Mustering cattle and moving them through the Yards

Since posting the  “Mustering with clever dogs” post last year I have had quite a few requests for the complete footage from which that post was taken. At over 14 minutes this video demonstrates how well bred, herding dogs with natural instinct  take up positions around a mob of cattle to guide them, mostly at a walk,  from a paddock to a set of yards where normal husbandry procedures can be conducted. Although this is filmed handling cattle the principles are the same for all types of livestock. If you have any questions please comment at the bottom of this post.


Dirt Rhodes, Hustle, Matts Blues, Porch Blues, Slow Burn, Whiskey on the Mississippi.

Kevin MacLeod (
Licensed under Creative Commons: By Attribution 3.0

10 comments on “Mustering cattle and moving them through the Yards

  1. Grant says:

    Gee David you must be hard to please!! Things going this well and still listening to “The Blues”.
    I like the way that you can see the dogs “ask” the stock, like Chief does to the grey cow at around 8:35 in the clip. Pressure, Pressure then instant relief when she turns back to the mob.

    • Hi Grant,
      We do have high expectations and the blues offer more hope than country where the wife runs off with the dead dog etc. Clever dogs can fool the untrained eye because they apply just enough pressure for the occasion. Owen Bassingthwaighte once commented: “these dogs continue to fool our livestock as well.” The end result is livestock that handle better after each muster.

  2. Kath Roberts says:

    I have a comment and a question. Comment – it seems to me that cattle respond a lot better to “eye” than sheep do. Question – After you cast your dogs, why did you drive down and “join them” I thought they were supposed to bring the cattle to you?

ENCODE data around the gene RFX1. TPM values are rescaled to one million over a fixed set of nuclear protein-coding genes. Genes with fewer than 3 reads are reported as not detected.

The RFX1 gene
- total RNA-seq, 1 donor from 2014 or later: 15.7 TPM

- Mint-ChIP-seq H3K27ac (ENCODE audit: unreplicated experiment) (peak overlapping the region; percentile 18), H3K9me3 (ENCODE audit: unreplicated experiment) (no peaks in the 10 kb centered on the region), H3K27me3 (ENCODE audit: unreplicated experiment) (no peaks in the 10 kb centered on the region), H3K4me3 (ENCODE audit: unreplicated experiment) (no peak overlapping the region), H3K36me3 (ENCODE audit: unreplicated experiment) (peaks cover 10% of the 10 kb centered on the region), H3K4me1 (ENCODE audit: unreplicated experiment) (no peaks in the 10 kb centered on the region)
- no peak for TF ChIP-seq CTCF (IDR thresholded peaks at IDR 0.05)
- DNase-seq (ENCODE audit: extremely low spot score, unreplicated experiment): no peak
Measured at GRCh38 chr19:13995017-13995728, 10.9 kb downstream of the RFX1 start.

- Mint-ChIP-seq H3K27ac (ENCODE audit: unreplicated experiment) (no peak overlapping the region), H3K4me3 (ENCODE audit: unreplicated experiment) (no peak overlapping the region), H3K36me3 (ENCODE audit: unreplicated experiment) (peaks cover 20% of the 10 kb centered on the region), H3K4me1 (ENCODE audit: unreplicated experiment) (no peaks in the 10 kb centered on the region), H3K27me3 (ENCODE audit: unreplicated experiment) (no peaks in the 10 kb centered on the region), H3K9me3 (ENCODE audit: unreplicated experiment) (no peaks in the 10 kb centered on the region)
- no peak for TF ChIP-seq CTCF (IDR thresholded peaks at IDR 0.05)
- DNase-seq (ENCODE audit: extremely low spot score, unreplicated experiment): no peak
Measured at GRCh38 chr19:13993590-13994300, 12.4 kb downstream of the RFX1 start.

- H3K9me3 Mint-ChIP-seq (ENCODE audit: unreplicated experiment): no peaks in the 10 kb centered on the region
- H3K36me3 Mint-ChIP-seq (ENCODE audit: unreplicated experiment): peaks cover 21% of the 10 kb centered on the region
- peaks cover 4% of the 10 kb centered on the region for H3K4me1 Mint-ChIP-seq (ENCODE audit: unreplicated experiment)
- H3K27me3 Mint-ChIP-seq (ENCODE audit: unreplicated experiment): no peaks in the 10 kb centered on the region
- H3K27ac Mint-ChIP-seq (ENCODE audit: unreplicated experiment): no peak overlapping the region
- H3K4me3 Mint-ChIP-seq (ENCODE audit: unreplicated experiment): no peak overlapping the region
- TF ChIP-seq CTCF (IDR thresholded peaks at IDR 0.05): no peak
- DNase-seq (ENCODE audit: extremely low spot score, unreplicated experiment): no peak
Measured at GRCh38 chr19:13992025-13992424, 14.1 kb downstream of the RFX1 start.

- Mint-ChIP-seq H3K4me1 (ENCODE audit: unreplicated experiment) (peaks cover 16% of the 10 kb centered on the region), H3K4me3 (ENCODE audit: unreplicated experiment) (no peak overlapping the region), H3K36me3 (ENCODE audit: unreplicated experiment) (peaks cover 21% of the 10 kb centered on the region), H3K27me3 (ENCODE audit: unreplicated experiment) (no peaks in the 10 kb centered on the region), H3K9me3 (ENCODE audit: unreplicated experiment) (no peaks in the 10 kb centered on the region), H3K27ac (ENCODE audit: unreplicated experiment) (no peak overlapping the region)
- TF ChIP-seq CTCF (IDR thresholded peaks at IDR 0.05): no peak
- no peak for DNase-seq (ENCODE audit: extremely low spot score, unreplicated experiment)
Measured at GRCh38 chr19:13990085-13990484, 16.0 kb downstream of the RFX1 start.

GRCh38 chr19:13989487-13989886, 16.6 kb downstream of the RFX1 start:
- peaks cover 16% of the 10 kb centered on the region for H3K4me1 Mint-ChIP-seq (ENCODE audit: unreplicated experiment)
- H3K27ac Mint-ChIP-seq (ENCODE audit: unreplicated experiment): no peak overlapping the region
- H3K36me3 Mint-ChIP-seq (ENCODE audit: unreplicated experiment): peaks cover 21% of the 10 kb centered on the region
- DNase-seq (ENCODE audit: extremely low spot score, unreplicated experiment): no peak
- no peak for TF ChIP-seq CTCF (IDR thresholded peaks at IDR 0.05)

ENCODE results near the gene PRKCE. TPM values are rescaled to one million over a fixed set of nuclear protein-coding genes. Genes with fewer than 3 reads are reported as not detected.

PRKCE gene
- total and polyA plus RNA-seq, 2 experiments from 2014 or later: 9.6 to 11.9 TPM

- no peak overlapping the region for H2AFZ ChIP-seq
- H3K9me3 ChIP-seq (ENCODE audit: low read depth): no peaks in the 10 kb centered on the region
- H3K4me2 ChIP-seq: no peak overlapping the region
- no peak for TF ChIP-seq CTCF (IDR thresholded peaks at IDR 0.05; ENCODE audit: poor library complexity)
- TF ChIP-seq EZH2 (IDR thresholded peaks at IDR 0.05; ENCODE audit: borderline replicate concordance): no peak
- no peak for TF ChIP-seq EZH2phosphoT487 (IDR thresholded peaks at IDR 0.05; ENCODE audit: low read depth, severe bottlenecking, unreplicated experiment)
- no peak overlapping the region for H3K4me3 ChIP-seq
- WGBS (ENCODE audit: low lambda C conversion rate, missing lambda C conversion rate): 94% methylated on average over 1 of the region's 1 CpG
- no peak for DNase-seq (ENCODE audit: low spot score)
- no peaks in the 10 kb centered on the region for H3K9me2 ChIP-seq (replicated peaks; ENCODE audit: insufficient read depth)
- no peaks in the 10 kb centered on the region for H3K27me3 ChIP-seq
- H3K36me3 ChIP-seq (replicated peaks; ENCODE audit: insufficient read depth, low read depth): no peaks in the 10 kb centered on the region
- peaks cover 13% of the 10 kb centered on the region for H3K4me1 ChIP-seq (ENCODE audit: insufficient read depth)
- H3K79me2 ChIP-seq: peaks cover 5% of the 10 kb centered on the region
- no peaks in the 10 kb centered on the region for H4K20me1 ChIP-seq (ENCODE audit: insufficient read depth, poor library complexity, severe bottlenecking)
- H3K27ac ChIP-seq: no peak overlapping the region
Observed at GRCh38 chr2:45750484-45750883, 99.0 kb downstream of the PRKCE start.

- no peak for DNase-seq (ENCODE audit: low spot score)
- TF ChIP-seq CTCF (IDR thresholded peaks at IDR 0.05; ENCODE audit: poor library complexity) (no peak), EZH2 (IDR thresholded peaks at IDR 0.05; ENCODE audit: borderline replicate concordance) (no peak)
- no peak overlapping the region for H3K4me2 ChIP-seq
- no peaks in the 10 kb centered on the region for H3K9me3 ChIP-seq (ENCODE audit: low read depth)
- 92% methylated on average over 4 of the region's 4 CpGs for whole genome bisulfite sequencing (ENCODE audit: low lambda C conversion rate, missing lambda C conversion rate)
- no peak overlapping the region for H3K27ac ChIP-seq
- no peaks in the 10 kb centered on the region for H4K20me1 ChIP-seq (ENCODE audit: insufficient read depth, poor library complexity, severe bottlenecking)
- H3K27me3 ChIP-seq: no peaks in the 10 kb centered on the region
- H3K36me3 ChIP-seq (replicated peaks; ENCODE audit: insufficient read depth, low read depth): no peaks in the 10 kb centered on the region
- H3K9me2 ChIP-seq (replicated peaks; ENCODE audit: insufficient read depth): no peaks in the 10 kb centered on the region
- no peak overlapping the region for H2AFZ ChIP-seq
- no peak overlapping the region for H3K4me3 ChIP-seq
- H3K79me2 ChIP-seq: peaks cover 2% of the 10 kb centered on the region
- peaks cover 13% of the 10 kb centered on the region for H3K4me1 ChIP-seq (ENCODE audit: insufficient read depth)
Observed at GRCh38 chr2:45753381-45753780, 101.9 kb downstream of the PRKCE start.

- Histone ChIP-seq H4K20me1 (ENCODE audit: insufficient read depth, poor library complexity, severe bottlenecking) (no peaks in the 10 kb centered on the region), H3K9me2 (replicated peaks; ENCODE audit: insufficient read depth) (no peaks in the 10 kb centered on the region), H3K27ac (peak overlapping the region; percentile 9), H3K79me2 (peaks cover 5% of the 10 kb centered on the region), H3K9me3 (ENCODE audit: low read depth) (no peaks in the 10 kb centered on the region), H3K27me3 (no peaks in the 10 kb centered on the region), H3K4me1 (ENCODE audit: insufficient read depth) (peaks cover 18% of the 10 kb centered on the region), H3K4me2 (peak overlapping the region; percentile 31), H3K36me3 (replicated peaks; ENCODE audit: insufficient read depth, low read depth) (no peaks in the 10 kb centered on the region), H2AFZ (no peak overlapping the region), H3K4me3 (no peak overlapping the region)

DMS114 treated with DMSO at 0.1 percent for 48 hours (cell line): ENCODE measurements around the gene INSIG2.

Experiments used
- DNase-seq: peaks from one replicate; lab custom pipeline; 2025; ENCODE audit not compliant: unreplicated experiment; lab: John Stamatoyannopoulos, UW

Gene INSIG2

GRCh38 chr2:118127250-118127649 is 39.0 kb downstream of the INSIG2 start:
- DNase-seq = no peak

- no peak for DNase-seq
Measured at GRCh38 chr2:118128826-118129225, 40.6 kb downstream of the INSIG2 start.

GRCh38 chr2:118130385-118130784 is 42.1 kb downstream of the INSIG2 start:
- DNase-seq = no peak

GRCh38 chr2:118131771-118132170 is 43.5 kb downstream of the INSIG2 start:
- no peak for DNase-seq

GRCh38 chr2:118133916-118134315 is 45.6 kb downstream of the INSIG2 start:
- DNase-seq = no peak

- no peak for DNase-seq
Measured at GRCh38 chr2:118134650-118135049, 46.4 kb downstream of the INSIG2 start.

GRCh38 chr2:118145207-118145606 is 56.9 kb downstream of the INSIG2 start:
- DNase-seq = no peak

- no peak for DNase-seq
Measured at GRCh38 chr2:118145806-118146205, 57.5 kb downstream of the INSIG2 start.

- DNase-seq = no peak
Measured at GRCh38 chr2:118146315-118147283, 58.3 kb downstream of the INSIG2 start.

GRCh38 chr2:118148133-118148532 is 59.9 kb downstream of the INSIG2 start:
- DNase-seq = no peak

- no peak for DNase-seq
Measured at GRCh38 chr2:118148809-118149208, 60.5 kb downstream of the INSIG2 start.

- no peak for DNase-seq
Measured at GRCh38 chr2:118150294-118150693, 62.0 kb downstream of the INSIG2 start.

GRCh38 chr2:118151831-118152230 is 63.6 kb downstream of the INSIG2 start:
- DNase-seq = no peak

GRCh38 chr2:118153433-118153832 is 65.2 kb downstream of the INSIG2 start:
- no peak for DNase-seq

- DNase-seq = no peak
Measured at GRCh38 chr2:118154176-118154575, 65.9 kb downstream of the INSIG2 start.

• Hi Kath,
      Cattle do not respond more to eye than sheep but educated livestock respond more to correctly positioned dogs/stock people than less educated livestock. Yes, those dogs could bring the cattle all of the way to the yards behind the buggy, however, I wouldn’t ask them to in this case for three reasons:
      1) Under hot conditions you will get a lot more work from your dogs if you have them tracking the mob rather than forcing it.
      2) With small calves at foot a forcing dog is more likely to aggravate those more protective cows which becomes detrimental to the objective of stress free movement.
      3) I have a much better view of my mob from the back and can assist by providing some motorized force without upsetting the herd.
      Do you think that the muster would have been more successful if the dogs had “brought the cattle to me”?

  3. Ewa Jakobsson says:

    Thanks for a wonderful movie with talented dogs that have nice animals feel and really know what to do. Can I share it on Facebook to my friends?
    Greetings from Ewa and I’m from Sweden
    I own Karmala Mulga “Birk”

  4. T. says:

    I enjoyed watching this 🙂

  5. Andrea Rudd says:

    Good bit of filming!!!

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